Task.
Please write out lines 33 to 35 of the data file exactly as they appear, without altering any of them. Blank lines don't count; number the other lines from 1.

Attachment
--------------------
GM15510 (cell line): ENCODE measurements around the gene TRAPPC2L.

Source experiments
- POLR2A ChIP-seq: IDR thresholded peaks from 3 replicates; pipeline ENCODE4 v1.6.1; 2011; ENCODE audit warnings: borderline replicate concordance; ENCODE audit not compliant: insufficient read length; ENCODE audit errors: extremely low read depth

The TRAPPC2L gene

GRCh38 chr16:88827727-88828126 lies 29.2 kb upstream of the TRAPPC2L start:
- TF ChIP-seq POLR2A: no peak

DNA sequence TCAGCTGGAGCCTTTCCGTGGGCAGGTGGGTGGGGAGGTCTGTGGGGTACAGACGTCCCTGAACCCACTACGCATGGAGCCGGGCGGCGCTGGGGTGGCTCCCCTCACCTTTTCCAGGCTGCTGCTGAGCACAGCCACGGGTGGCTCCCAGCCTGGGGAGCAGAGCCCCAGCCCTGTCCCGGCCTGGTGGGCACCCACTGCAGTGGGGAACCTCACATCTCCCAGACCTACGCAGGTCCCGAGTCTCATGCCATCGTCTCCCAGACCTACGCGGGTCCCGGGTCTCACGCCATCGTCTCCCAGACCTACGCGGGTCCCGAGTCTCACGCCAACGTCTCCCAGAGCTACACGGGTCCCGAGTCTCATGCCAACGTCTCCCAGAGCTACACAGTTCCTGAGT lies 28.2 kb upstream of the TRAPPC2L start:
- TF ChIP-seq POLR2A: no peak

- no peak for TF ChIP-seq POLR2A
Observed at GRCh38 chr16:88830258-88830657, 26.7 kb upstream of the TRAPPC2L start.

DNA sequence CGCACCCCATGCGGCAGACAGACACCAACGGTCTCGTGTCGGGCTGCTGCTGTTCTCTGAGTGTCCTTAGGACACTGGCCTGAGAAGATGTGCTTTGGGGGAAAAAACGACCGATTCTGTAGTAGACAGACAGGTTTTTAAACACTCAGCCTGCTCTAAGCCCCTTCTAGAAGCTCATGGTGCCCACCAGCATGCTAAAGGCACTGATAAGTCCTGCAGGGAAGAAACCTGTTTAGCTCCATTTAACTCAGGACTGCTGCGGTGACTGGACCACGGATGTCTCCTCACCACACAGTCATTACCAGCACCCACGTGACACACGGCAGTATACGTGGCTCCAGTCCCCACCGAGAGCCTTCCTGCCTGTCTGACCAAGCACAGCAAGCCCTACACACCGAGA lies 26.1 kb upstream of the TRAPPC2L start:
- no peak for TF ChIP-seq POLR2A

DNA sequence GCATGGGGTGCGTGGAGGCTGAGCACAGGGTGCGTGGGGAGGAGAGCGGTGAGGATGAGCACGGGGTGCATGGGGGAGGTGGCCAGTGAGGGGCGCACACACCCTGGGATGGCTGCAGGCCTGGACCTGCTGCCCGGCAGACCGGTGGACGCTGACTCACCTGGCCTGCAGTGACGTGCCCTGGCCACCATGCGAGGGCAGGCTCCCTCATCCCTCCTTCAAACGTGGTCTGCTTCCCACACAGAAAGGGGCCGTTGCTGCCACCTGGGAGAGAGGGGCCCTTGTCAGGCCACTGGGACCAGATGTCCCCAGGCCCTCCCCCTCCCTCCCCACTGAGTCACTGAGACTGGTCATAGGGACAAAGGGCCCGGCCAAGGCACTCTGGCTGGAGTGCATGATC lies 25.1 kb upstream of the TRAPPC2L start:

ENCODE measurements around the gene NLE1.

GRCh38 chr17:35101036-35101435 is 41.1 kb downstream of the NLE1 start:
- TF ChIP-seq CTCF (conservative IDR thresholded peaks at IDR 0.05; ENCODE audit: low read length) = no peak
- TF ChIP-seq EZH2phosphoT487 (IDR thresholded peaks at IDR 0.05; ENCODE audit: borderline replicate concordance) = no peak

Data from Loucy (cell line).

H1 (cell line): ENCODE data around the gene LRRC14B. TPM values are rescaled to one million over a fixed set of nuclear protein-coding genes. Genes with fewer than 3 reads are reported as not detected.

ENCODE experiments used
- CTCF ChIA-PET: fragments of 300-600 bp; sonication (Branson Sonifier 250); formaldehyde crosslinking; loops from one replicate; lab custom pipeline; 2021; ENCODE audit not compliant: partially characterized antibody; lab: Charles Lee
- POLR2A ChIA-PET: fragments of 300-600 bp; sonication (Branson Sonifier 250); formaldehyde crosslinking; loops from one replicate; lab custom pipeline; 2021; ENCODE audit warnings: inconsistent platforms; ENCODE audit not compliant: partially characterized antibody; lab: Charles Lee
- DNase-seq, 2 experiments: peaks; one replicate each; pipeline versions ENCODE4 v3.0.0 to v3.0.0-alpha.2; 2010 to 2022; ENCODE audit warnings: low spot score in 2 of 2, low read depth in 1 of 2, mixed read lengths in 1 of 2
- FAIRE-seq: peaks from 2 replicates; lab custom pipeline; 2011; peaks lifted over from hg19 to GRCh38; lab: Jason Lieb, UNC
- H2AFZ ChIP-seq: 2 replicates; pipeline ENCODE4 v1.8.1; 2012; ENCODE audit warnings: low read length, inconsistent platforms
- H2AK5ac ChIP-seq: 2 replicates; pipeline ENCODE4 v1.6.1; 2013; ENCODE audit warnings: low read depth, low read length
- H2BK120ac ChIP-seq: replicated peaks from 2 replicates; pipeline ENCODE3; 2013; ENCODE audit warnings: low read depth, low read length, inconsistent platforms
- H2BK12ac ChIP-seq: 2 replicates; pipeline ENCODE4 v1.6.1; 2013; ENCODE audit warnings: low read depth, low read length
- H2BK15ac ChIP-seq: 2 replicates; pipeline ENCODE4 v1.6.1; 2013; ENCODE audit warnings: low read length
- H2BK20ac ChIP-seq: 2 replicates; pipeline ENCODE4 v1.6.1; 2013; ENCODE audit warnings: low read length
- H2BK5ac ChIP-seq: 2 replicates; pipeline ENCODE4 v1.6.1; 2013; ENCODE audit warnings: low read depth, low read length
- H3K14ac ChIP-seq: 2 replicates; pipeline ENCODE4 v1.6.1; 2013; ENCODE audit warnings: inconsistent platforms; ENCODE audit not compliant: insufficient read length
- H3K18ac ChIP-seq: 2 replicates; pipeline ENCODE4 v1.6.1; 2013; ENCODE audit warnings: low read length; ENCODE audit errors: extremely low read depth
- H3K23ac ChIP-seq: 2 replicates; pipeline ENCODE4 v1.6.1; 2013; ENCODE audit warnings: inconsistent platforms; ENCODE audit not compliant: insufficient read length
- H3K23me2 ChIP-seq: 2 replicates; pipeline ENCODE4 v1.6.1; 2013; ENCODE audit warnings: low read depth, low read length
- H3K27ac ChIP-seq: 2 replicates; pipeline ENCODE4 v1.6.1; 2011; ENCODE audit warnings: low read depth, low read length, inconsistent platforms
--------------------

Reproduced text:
- H3K18ac ChIP-seq: 2 replicates; pipeline ENCODE4 v1.6.1; 2013; ENCODE audit warnings: low read length; ENCODE audit errors: extremely low read depth
- H3K23ac ChIP-seq: 2 replicates; pipeline ENCODE4 v1.6.1; 2013; ENCODE audit warnings: inconsistent platforms; ENCODE audit not compliant: insufficient read length
- H3K23me2 ChIP-seq: 2 replicates; pipeline ENCODE4 v1.6.1; 2013; ENCODE audit warnings: low read depth, low read length